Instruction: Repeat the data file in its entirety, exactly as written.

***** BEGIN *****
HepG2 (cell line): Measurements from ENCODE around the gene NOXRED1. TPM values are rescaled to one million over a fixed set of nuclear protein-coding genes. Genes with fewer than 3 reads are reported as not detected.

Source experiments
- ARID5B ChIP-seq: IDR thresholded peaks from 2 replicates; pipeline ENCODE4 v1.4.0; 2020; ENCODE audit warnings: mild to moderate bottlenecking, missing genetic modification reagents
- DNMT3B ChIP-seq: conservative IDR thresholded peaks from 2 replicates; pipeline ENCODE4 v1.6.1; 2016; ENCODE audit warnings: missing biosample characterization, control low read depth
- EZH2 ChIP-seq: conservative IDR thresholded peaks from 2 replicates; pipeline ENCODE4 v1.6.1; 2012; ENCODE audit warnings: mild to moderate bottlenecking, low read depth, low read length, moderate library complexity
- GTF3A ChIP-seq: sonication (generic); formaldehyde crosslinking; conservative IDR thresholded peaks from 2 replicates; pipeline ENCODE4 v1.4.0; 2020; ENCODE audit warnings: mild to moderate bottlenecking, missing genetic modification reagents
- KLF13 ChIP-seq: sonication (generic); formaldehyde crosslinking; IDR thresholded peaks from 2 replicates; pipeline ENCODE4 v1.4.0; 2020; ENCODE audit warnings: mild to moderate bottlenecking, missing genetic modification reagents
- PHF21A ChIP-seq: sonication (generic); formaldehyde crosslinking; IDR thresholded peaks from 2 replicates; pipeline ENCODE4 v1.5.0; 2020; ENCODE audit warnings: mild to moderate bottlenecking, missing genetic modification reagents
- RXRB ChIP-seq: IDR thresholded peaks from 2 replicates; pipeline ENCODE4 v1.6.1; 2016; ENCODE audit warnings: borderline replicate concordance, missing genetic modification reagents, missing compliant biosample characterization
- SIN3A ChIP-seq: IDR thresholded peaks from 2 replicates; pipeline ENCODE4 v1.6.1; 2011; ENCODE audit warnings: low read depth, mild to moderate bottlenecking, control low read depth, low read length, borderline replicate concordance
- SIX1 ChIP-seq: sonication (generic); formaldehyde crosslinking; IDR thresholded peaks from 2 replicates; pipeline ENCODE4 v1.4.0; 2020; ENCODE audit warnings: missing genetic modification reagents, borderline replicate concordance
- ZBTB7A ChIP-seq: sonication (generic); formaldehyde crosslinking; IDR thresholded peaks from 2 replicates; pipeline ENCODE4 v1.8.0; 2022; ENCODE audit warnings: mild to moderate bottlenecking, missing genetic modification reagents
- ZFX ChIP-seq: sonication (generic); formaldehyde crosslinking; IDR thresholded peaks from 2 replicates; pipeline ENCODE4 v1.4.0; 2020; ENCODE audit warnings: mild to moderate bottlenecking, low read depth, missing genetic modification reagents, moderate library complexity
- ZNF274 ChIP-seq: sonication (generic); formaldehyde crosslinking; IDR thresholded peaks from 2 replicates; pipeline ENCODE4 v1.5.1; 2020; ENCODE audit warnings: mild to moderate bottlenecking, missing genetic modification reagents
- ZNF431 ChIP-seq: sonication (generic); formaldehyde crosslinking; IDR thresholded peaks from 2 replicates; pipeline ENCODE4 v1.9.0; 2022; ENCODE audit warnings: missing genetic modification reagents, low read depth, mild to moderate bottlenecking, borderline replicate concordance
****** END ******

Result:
HepG2 (cell line): Measurements from ENCODE around the gene NOXRED1. TPM values are rescaled to one million over a fixed set of nuclear protein-coding genes. Genes with fewer than 3 reads are reported as not detected.

Source experiments
- ARID5B ChIP-seq: IDR thresholded peaks from 2 replicates; pipeline ENCODE4 v1.4.0; 2020; ENCODE audit warnings: mild to moderate bottlenecking, missing genetic modification reagents
- DNMT3B ChIP-seq: conservative IDR thresholded peaks from 2 replicates; pipeline ENCODE4 v1.6.1; 2016; ENCODE audit warnings: missing biosample characterization, control low read depth
- EZH2 ChIP-seq: conservative IDR thresholded peaks from 2 replicates; pipeline ENCODE4 v1.6.1; 2012; ENCODE audit warnings: mild to moderate bottlenecking, low read depth, low read length, moderate library complexity
- GTF3A ChIP-seq: sonication (generic); formaldehyde crosslinking; conservative IDR thresholded peaks from 2 replicates; pipeline ENCODE4 v1.4.0; 2020; ENCODE audit warnings: mild to moderate bottlenecking, missing genetic modification reagents
- KLF13 ChIP-seq: sonication (generic); formaldehyde crosslinking; IDR thresholded peaks from 2 replicates; pipeline ENCODE4 v1.4.0; 2020; ENCODE audit warnings: mild to moderate bottlenecking, missing genetic modification reagents
- PHF21A ChIP-seq: sonication (generic); formaldehyde crosslinking; IDR thresholded peaks from 2 replicates; pipeline ENCODE4 v1.5.0; 2020; ENCODE audit warnings: mild to moderate bottlenecking, missing genetic modification reagents
- RXRB ChIP-seq: IDR thresholded peaks from 2 replicates; pipeline ENCODE4 v1.6.1; 2016; ENCODE audit warnings: borderline replicate concordance, missing genetic modification reagents, missing compliant biosample characterization
- SIN3A ChIP-seq: IDR thresholded peaks from 2 replicates; pipeline ENCODE4 v1.6.1; 2011; ENCODE audit warnings: low read depth, mild to moderate bottlenecking, control low read depth, low read length, borderline replicate concordance
- SIX1 ChIP-seq: sonication (generic); formaldehyde crosslinking; IDR thresholded peaks from 2 replicates; pipeline ENCODE4 v1.4.0; 2020; ENCODE audit warnings: missing genetic modification reagents, borderline replicate concordance
- ZBTB7A ChIP-seq: sonication (generic); formaldehyde crosslinking; IDR thresholded peaks from 2 replicates; pipeline ENCODE4 v1.8.0; 2022; ENCODE audit warnings: mild to moderate bottlenecking, missing genetic modification reagents
- ZFX ChIP-seq: sonication (generic); formaldehyde crosslinking; IDR thresholded peaks from 2 replicates; pipeline ENCODE4 v1.4.0; 2020; ENCODE audit warnings: mild to moderate bottlenecking, low read depth, missing genetic modification reagents, moderate library complexity
- ZNF274 ChIP-seq: sonication (generic); formaldehyde crosslinking; IDR thresholded peaks from 2 replicates; pipeline ENCODE4 v1.5.1; 2020; ENCODE audit warnings: mild to moderate bottlenecking, missing genetic modification reagents
- ZNF431 ChIP-seq: sonication (generic); formaldehyde crosslinking; IDR thresholded peaks from 2 replicates; pipeline ENCODE4 v1.9.0; 2022; ENCODE audit warnings: missing genetic modification reagents, low read depth, mild to moderate bottlenecking, borderline replicate concordance